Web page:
Hayao Miyazaki’s Most Important Film Presents a Gentler Alternative to Dune

40 years ago, a different messiah story would capture imaginations.

Studio Ghibli
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In 1984, a soon-to-be-legendary filmmaker would tackle the story of a post-apocalyptic desert world where humans struggle for survival and latch their hopes on a prophecy of a messiah who will save them from extinction. Also, there are giant, deadly bugs.

That film is, of course, Hayao Miyazaki’s Nausicaa of the Valley of the Wind, the anime titan’s sweeping sci-fi film based on his 1982 manga series. But, in the year of our Lord Muad’Dib, you can’t be blamed for instead thinking of David Lynch’s Dune, the famously troubled adaptation of Frank Herbert’s sci-fi classic.

The similarities between the two stories are apparent right off the bat: both are messiah stories set on a barren planet in which humans live uncomfortably alongside hostile giant insects, which hold more importance to their worlds’ ecosystems than the characters anticipate. But while Dune tells a messier, darker, and wildly more space-LSD-addled story about the perils of prophesied heroes, Nausicaa ends on a more hopeful note.

Set in a post-apocalyptic future where a devastating conflict has reduced the Earth to barren wastelands peppered with massive toxic forests, Nausicaa follows the young warrior princess as she tries to prevent warring kingdoms from resurrecting the terrifying weapons that destroyed the world.

Nausicaa lives in the tiny oasis of the Valley of the Wind, which borders the Toxic Jungle, the poisonous forests that harbor giant, deadly insects known as the Ohmu. Simply stepping into the forests is toxic thanks to the poisonous spores in the air and the thousands of angry mutant insects, but Nausicaa has found a way to communicate with the creatures that suggests she’s the world’s long-prophesied savior.

Once you get past the surface-level similarities, Nausicaa is quite different from Dune. Miyazaki’s 1984 film is primarily an ecological sci-fi tale, while the more sociopolitical Dune takes its inspiration from the Iraq oil crisis. Nausicaa is also deeply embedded in Miyazaki’s own environmental concerns, especially in its reveal of the true purpose of the menacing Ohm.

And despite the uncharacteristically dark avenues Nausicaa goes down, like the awe-inspiring atomic-level destruction wrought by the Giant Warrior (in a sequence animated by Miyazaki protegé Hideaki Anno, a few years before he would create the seminal anime Neon Genesis Evangelion), Nausicaa is a much more optimistic story than Dune (or Miyazaki’s more cynical and complicated graphic novels). Perhaps the largest difference between the two is that Nausicaa is much more interested in what destruction humanity has wrought on the Earth than the destruction it’s wreaked upon itself.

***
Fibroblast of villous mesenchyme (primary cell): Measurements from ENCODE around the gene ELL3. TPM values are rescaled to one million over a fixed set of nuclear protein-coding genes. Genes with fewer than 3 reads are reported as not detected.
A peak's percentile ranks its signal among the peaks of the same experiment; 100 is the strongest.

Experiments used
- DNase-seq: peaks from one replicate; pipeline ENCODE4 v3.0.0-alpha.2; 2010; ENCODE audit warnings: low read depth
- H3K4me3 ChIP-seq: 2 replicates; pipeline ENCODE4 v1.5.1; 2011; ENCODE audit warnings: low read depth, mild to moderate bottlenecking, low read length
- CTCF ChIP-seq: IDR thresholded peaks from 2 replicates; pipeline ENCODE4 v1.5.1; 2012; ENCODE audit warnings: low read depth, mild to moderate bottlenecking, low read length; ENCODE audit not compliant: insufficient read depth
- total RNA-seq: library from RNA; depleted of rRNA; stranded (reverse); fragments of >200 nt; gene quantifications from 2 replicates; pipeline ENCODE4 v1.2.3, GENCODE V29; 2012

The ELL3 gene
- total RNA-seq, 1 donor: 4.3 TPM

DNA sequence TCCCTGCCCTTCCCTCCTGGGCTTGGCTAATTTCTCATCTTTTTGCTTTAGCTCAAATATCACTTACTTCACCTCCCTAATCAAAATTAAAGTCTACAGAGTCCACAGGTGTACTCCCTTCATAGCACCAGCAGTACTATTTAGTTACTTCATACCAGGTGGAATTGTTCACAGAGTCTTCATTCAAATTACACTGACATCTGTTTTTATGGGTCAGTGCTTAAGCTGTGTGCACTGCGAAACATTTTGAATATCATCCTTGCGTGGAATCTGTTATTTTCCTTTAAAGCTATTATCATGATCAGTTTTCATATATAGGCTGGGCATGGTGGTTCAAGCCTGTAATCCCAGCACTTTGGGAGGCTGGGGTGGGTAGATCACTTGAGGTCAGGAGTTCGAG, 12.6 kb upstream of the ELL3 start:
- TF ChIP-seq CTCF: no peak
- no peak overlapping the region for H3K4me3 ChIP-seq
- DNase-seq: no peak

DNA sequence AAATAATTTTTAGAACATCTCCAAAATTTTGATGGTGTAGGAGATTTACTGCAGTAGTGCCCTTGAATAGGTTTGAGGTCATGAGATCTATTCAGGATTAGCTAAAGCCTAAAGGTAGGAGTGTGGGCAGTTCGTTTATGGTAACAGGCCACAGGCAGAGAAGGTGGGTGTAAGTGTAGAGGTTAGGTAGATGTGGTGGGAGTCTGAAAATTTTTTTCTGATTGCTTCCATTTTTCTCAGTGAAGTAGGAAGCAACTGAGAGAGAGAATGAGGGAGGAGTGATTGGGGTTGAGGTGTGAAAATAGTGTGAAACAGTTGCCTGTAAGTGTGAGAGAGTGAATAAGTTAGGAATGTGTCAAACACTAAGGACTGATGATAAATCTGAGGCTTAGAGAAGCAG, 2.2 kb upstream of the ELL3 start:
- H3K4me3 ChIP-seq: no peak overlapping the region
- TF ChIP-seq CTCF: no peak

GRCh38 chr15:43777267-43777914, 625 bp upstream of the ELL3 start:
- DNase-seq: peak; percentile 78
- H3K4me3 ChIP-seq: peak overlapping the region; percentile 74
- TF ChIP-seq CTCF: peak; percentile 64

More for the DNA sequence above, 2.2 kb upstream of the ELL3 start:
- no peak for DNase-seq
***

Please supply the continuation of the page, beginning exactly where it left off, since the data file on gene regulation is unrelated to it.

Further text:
Nausicaa would introduce the environmental concerns that Miyazaki would contend with his entire career.

Studio Ghibli

But it’s interesting to see how much Nausicaa seems to draw from Dune, especially given the timing of its release alongside Lynch’s adaptation. Miyazaki has never explicitly stated that Frank Herbert’s novel served as inspiration, though other Western sci-fi classics like Ursula K. Le Guin’s Earthsea, Brian Aldiss’ Hothouse, Isaac Asimov’s Nightfall, and J. R. R. Tolkien’s The Lord of the Rings have been cited by the anime auteur. But visually, it felt even more accurate to Herbert’s vision than Lynch’s film: Miyazaki’s pulpy visuals and bug-like flying machines precede Denis Villeneuve’s take on Dune by four decades. Arguably, Miyazaki’s Nausicaa offered the most spiritually accurate take on Dune, a standard that filmmakers like Jodorowsky would try to achieve in the years that followed.

Forty years after its release, that Nausicaa is not remembered as a Dune knockoff is a testament to its importance. It was, after all, the inaugural film of Studio Ghibli, the iconic anime studio co-founded by Miyazaki that would go on to shape the animation landscape. But revisiting it in the wake of Dune: Part Two, it’s astonishing how thrilling, evocative, and equal turns hopeful and bleak Nausicaa of the Valley of the Wind is. It might not be considered Miyazaki’s best or most memorable film, but Nausicaa remains the blueprint for his incredible career and a fascinating complement to Dune.

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